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Oil Slips on Greek Worries, Saudi Call for Lower Prices

Oil fell in Asian trade Monday amid mounting worries over Europe's debt crisis and calls by major crude producer Saudi Arabia for prices to fall further, analysts said.

New York's main contract West Texas Intermediate crude for delivery in June was down 84 cents to $95.29 per barrel while Brent North Sea crude for June shed 41 cents to $111.85 in morning trade.

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Firms Fear Summer Meltdown in Nuclear-Free Japan

Japan's hard-hit manufacturers are facing a long summer with businesses making everything from ice creams to crayons fretting production may be hampered as the now nuclear-free nation faces energy cuts.

A hot summer would usually be good news for Ezaki Glico, a major snacks and ice cream maker, with soaring temperatures increasing appetites for cooling snacks. But looming power shortages could make it difficult.

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China, Japan, S.Korea Agree to Start Free-Trade Talks

The leaders of China, Japan and South Korea agreed Sunday to start talks this year on a free-trade area, saying it would boost the economies of the entire region.

Chinese Premier Wen Jiabao said closer regional economic integration in response to a slow global recovery and an overall rise in trade protectionism would help unlock new growth potential.

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Japan’s PM: Europe Debt Crisis Biggest Risk for Japan Economy

The European debt crisis is the biggest risk for the Japanese economy, Prime Minister Yoshihiko Noda said in a weekend interview with Dow Jones Newswires, citing it as a factor behind the yen's strength.

"It is risky to just stand on the sidelines and watch. This is not just about Europe, there is a possibility that it may spread to the global economy," Noda said on Saturday.

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Hammond: Britain's Defense Budget 'Black Hole' Sorted

Britain's defense secretary said he had finally balanced his department's books, in an interview out Sunday, following a week in which he made a U-turn on purchasing jets, to the annoyance of France.

Philip Hammond told The Sunday Times newspaper that he will be able to announce this week that he has fixed the £38 billion ($61 billion, 47 billion euro) so-called "black hole" in the Ministry of Defense (MoD) budget.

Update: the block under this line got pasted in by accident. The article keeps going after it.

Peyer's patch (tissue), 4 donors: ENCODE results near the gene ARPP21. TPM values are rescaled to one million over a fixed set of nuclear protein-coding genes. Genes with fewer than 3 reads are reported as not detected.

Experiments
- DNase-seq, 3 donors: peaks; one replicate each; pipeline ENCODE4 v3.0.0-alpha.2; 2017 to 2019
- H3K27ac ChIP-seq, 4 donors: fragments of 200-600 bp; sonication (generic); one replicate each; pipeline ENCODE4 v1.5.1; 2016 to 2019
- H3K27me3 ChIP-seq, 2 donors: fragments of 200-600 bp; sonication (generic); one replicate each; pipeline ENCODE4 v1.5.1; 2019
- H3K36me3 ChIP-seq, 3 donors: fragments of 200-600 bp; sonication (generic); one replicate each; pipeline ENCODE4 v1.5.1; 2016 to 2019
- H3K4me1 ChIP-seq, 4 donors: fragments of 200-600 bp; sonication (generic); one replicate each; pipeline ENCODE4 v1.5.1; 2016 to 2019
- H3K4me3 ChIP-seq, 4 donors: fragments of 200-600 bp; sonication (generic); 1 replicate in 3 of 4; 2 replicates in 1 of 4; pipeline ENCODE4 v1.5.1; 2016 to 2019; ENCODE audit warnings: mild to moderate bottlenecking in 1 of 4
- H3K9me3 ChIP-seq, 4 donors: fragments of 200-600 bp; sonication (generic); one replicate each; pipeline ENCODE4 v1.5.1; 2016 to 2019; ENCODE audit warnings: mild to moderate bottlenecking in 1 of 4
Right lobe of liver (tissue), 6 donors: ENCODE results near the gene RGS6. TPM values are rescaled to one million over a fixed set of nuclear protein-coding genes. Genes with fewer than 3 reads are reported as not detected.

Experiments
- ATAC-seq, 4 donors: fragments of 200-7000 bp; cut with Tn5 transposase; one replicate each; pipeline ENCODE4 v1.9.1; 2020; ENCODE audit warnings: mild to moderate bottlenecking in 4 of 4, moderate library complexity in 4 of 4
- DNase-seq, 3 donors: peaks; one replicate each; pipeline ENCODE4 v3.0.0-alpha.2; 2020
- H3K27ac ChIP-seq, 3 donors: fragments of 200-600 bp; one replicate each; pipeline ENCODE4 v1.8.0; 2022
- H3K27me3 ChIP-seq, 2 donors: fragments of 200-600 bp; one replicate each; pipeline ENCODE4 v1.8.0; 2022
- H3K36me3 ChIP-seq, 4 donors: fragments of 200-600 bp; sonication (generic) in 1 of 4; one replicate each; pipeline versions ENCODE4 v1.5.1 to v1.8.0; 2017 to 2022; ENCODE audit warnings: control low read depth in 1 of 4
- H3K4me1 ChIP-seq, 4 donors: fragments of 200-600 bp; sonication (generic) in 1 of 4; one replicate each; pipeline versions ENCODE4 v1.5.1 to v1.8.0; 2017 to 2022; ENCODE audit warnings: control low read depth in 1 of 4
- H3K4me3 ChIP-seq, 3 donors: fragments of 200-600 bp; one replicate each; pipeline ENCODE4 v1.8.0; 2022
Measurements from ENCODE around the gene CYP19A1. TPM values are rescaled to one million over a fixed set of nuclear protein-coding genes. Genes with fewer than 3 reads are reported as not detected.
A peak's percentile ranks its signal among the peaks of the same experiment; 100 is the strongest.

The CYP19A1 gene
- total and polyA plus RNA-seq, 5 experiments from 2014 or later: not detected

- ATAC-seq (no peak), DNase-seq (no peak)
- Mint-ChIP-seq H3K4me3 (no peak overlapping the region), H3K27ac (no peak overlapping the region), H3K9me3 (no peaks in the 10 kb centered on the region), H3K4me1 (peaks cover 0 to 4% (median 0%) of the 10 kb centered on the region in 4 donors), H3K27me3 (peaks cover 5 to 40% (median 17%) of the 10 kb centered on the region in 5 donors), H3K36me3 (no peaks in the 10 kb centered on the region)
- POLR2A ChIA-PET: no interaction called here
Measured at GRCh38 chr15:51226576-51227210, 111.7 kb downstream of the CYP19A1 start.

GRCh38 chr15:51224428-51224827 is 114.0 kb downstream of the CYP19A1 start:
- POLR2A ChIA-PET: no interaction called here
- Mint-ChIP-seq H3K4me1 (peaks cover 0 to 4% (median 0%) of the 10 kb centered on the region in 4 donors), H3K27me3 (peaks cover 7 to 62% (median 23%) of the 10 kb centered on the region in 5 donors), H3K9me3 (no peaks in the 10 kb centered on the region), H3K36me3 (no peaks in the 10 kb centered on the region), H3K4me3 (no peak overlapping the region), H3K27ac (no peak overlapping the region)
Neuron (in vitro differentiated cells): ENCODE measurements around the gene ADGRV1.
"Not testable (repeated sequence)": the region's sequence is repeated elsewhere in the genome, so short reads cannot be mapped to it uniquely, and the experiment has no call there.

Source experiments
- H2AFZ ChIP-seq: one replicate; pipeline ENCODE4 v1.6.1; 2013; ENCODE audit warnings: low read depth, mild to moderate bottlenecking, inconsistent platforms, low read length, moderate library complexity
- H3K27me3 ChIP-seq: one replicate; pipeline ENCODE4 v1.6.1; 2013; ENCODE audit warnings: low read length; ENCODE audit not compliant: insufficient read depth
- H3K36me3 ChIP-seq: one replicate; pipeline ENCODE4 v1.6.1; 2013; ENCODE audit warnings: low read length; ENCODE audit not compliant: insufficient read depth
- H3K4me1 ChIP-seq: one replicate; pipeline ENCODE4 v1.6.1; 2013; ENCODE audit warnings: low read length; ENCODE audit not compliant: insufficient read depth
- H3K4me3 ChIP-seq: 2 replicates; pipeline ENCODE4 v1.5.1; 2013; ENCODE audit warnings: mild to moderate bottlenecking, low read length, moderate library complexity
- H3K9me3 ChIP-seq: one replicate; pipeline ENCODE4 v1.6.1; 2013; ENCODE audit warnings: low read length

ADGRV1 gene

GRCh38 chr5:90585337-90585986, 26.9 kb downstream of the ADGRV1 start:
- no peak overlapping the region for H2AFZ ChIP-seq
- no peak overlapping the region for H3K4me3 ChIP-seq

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China Cuts Bank Reserves to Revive Slowing Economy

China's central bank is reducing the amount of reserves banks must hold in an effort to spur lending and revive a sharply slowing economy.

The People's Bank of China announced Saturday that the bank reserve ratio requirement is being reduced a half percentage point as of next Friday.

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Spain Braces for More Protests over Economic Woes

Spanish activists angered by grim economic prospects planned nationwide demonstrations Saturday to mark the one-year anniversary of their protest movement that inspired similar groups in other countries.

Spain is in deep economic difficulty, prompting fears it may need a bailout like Greece, Ireland and Portugal. It is in recession, and unemployment stands at almost 25 percent — the highest among the 17 countries using the euro. One in two Spaniards under the age of 25 are out of work.

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Bundesbank Boss Tells Hollande to Leave EU Fiscal Pact Alone

Bundesbank president Jens Weidmann warned French president-elect Francois Hollande on Saturday against tampering with the European Central Bank or the EU fiscal pact.

He also reminded Greece that it would have to respect its commitments or risk having its bailout aid suspended, in an interview with the daily Sueddeutsche Zeitung.

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Obama Urges Congress to Act on Economy, Jobs

U.S. President Barack Obama called on members of Congress Saturday to pass several initiatives designed to stimulate the U.S. economy and create much-needed jobs.

"There are things we can do - right now - to help create jobs and restore some of the financial security that so many families have lost," Obama said in his weekly radio and Internet address.

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JPMorgan in Shock $2 Billion Loss on Derivatives

U.S. banking giant JPMorgan Chase said Thursday it had lost $2 billion on derivatives since March in what chief executive Jamie Dimon called a "flawed" and "poorly executed" hedging operation.

In a unscheduled conference call, Dimon also said the bank could face another $1 billion in losses through the end of June due to market volatility.

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